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Here’s to Belva Ann Lockwood

By on October 26, 2014
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Here’s to Belva Ann Lockwood. You may have thought the idea of a woman standing for president of the United States is a new idea. But Belva Ann Lockwood stood for president twice, in 1884 and again in 1888. Although she was not elected she did become the first woman admitted to practice in front of the Supreme Court, and she spearheaded legislation to grant equal pay for equal work for federal employees. Or in the words of Steve Jobs…

Here’s to the crazy ones. The misfits. The rebels. The troublemakers. The round pegs in the square holes.

The ones who see things differently. They’re not fond of rules. And they have no respect for the status quo. You can quote them, disagree with them, glorify or vilify them.

But the only thing you can’t do is ignore them. Because they change things. They invent. They imagine. They heal. They explore. They create. They inspire.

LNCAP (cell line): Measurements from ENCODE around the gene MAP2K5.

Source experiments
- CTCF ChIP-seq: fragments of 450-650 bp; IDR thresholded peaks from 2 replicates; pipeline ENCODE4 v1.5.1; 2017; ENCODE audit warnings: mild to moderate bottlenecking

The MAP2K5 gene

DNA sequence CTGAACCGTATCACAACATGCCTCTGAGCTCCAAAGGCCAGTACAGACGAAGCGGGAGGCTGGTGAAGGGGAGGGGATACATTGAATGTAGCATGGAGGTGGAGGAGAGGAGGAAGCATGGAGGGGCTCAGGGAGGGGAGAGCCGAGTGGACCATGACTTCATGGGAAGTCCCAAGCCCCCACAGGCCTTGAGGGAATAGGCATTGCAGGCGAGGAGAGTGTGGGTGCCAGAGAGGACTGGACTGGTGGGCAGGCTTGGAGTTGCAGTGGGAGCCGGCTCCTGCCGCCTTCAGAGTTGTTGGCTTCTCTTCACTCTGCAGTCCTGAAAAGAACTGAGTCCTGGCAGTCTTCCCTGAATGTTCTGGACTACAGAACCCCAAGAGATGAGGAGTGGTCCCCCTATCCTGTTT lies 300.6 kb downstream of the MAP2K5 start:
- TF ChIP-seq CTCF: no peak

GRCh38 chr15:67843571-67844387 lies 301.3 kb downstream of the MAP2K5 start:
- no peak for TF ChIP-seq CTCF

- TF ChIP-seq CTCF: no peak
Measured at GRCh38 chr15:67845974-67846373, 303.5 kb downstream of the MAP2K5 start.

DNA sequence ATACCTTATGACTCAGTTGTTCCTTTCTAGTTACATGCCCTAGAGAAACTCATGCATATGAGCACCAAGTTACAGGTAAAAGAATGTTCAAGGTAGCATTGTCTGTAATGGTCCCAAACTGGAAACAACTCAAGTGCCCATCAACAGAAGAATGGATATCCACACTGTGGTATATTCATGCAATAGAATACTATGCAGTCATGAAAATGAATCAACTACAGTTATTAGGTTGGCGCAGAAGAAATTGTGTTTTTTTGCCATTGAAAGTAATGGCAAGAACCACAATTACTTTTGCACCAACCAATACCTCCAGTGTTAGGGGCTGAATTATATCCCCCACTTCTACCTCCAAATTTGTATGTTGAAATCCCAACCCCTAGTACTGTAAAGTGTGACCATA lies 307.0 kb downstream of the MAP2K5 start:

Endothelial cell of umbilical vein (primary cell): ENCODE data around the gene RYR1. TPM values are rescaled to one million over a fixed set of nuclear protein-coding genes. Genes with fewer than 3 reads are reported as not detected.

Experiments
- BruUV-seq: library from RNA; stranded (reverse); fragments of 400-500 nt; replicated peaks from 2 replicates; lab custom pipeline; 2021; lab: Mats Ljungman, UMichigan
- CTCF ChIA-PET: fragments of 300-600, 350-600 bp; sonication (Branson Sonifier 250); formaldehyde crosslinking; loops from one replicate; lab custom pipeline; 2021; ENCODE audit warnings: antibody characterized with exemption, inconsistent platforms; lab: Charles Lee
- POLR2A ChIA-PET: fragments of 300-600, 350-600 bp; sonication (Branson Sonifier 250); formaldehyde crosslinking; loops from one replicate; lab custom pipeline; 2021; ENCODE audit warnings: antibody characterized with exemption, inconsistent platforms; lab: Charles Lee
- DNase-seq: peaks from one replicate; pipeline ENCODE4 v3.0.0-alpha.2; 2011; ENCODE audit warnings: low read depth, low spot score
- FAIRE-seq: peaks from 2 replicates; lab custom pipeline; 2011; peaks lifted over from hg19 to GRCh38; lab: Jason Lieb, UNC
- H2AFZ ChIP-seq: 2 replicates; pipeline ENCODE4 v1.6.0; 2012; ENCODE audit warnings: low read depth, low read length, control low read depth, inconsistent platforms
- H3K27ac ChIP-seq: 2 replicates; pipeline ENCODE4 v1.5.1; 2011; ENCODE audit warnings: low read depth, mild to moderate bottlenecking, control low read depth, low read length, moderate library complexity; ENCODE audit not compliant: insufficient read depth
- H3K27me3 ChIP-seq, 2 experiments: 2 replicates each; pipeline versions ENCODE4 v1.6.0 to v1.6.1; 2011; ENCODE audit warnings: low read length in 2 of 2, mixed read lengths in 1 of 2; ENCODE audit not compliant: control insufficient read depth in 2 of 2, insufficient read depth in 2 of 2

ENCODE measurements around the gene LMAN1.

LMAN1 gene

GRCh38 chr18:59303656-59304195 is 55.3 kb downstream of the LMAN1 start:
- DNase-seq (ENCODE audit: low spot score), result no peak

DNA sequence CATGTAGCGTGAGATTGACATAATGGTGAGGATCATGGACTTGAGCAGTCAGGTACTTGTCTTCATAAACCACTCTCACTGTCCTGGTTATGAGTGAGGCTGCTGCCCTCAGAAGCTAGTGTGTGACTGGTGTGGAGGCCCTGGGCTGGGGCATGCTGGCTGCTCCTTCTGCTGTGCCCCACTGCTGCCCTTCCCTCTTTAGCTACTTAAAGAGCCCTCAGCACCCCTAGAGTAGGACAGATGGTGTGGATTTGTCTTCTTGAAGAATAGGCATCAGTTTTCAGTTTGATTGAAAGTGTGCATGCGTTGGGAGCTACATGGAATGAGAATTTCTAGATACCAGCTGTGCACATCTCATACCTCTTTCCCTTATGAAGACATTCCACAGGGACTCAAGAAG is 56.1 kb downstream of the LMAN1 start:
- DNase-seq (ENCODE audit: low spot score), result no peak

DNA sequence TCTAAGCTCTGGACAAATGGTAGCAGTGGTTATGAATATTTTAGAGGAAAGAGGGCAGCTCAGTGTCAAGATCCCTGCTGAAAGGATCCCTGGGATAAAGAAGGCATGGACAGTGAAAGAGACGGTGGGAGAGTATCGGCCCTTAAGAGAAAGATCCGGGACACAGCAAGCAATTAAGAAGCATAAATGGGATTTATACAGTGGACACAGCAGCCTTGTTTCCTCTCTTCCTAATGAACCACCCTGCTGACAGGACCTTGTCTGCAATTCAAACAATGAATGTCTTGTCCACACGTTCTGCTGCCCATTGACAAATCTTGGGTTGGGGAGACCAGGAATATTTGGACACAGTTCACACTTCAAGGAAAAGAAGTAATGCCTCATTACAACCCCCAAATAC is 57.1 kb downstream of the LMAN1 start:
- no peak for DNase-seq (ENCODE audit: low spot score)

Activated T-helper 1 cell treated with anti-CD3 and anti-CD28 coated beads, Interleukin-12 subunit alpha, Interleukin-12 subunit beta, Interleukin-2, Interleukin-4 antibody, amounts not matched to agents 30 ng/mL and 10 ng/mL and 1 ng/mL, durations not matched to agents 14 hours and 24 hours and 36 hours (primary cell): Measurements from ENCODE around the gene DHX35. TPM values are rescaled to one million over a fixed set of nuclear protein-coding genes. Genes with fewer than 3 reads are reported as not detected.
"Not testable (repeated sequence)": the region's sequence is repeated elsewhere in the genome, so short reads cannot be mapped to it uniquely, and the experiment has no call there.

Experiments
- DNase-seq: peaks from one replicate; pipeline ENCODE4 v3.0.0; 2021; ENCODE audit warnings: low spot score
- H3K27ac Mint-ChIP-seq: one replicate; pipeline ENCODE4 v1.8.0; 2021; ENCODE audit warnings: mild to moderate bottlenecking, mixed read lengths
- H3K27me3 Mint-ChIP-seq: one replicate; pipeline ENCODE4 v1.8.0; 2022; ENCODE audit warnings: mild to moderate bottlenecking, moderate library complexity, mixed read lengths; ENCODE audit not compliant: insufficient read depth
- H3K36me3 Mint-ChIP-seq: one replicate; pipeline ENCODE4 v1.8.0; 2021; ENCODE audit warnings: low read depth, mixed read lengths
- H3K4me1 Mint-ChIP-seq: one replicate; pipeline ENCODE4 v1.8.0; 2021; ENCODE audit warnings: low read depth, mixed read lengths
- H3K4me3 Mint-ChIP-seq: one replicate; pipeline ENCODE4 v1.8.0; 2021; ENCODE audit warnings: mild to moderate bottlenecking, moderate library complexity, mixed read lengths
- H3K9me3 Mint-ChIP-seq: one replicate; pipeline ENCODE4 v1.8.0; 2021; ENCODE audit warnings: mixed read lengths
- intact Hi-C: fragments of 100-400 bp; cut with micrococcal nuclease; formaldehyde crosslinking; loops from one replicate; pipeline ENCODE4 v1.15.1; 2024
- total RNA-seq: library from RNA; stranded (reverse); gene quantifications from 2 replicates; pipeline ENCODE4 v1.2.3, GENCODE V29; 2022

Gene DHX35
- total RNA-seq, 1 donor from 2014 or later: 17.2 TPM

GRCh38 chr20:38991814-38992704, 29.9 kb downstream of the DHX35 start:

Here’s to Belva Ann Lockwood, who showed us how to live 100 years ahead of our time.

In 1884, Belva Lockwood was chosen as their candidate for United States president by the National Equal Rights Party. Even if women could not vote, men could vote for a woman. The vice presidential candidate chosen was Marietta Stow. Victoria Woodhull had been a candidate for president in 1870, but the campaign was mostly symbolic; Belva Lockwood ran a full campaign. She charged audiences admission to hear her speeches as she traveled around the country. Read more…

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